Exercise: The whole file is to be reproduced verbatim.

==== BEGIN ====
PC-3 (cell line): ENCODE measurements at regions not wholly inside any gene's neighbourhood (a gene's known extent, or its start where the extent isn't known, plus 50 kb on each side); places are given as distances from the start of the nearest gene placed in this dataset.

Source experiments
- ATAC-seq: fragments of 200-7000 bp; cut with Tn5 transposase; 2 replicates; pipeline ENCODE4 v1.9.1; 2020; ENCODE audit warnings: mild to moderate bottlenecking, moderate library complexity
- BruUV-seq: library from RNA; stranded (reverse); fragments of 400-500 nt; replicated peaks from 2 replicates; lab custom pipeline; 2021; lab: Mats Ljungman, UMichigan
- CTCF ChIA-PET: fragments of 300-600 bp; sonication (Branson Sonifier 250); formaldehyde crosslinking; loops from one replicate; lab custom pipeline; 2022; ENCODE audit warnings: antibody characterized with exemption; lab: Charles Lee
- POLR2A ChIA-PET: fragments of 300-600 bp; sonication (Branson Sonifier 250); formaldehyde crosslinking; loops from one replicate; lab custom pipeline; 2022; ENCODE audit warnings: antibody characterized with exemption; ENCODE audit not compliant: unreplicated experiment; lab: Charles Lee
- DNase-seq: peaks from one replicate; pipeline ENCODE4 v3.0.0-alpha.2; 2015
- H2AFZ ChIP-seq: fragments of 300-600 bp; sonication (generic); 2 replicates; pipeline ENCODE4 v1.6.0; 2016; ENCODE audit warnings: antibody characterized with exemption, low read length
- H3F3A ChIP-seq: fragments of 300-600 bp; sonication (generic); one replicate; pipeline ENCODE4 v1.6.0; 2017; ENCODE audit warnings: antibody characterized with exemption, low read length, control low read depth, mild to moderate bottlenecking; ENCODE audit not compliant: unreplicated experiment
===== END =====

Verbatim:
PC-3 (cell line): ENCODE measurements at regions not wholly inside any gene's neighbourhood (a gene's known extent, or its start where the extent isn't known, plus 50 kb on each side); places are given as distances from the start of the nearest gene placed in this dataset.

Source experiments
- ATAC-seq: fragments of 200-7000 bp; cut with Tn5 transposase; 2 replicates; pipeline ENCODE4 v1.9.1; 2020; ENCODE audit warnings: mild to moderate bottlenecking, moderate library complexity
- BruUV-seq: library from RNA; stranded (reverse); fragments of 400-500 nt; replicated peaks from 2 replicates; lab custom pipeline; 2021; lab: Mats Ljungman, UMichigan
- CTCF ChIA-PET: fragments of 300-600 bp; sonication (Branson Sonifier 250); formaldehyde crosslinking; loops from one replicate; lab custom pipeline; 2022; ENCODE audit warnings: antibody characterized with exemption; lab: Charles Lee
- POLR2A ChIA-PET: fragments of 300-600 bp; sonication (Branson Sonifier 250); formaldehyde crosslinking; loops from one replicate; lab custom pipeline; 2022; ENCODE audit warnings: antibody characterized with exemption; ENCODE audit not compliant: unreplicated experiment; lab: Charles Lee
- DNase-seq: peaks from one replicate; pipeline ENCODE4 v3.0.0-alpha.2; 2015
- H2AFZ ChIP-seq: fragments of 300-600 bp; sonication (generic); 2 replicates; pipeline ENCODE4 v1.6.0; 2016; ENCODE audit warnings: antibody characterized with exemption, low read length
- H3F3A ChIP-seq: fragments of 300-600 bp; sonication (generic); one replicate; pipeline ENCODE4 v1.6.0; 2017; ENCODE audit warnings: antibody characterized with exemption, low read length, control low read depth, mild to moderate bottlenecking; ENCODE audit not compliant: unreplicated experiment